Andrew case to destroy Palace ‘iron curtain of secrecy’ as Meghan ‘may testify’

The Royal Family, despite fans’ huger for every detail about their lives, has managed to maintain a level of privacy about what goes on behind closed door at its various palaces and country homes.

But now private emails, texts and even confidential medical records could be laid bare as the civil case against Prince Andrew threatens to demolish the “iron curtain of secrecy” which has protected the house of Windsor for decades – at least according royal commentator Daniela Elser.

Even Meghan Markle, a relative newcomer to the royal fold, could be called to testify by David Boies, the New York lawyer who heads Jeffrey Epstein victim Virgina Giuffre’s legal team.

Boies told the Daily Beast last month that Meghan, as a committed feminist and someone who spent some time within Royal Family circles, might be able to help shed some light on things she might have overheard about Andrew and the way the issue is treated within the Palace.

And if that happened, Ms Elser writes: "Given her position as an avowed feminist and royal agitator, the chances of her coming out in support of him has a snowball’s chance on a Montecito summer’s day."

Andrew’s ex-wife Sarah Ferguson and their daughters Princesses Eugenie and Beatrice could also potentially be ordered by the US court to open up their private correspondence in order to confirm Andrew’s whereabouts on the various dates that he is alleged to have abused Ms Giuffre.

In a new column for News.com.au, commentator Daniela Elser writes: “For not only a family but an institution that has long operated under the sort of code of silence that would impress a Sicilian mafia don, the prospect of their daily communications being laid out to not only legal but media and public scrutiny too must be totally horrifying”.

Ms Elser added that if Meghan were to be called to the witness stand it could be devastating not only for Andrew but the entire royal family.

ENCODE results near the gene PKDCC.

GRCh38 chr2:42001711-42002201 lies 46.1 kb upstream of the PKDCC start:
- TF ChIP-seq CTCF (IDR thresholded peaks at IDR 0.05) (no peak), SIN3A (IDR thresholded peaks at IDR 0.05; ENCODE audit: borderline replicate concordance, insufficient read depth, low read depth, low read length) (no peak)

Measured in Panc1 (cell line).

The Duchess of Sussex has never publicly commented on the accusations levelled against her husband’s uncle but, says Ms Elser, “given her position as an avowed feminist and royal agitator” it seems unlikely that she will offer Andrew much support.

Together with intimate revelations about Andrew’s private life gleaned from his emails, texts and other correspondence going back to the time when he was a close friend of Epstein and Ghislaine Maxwell, the potential for royal embarrassment is huge even if the case against him is ultimately disproven, Ms Elser claims.

Ms Giuffre is suing for battery and for the intentional infliction of emotional distress, saying that she was trafficked by Epstein and Maxwell and forced to have sex with Andrew when she was 17.

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Experts predict that the case could cost the cash-strapped Duke of York up to $6 million (about £4.3 million). He has recently settled a £6.6m debt with a French socialite allowing him to sell a Swiss chalet and establish a legal war chest for what could be a long and costly courtroom battle.

Judge Kaplan, who is set to preside over the case, says he wants both sides’ depositions to be completed by July and wants the case to be ready for trial by July 28, although he does not expect it to start until September.

Prince Andrew has steadfastly denied all of Ms Giuffre's claims. A Buckingham Palace spokesman has declined to comment “on what is an ongoing legal matter”.

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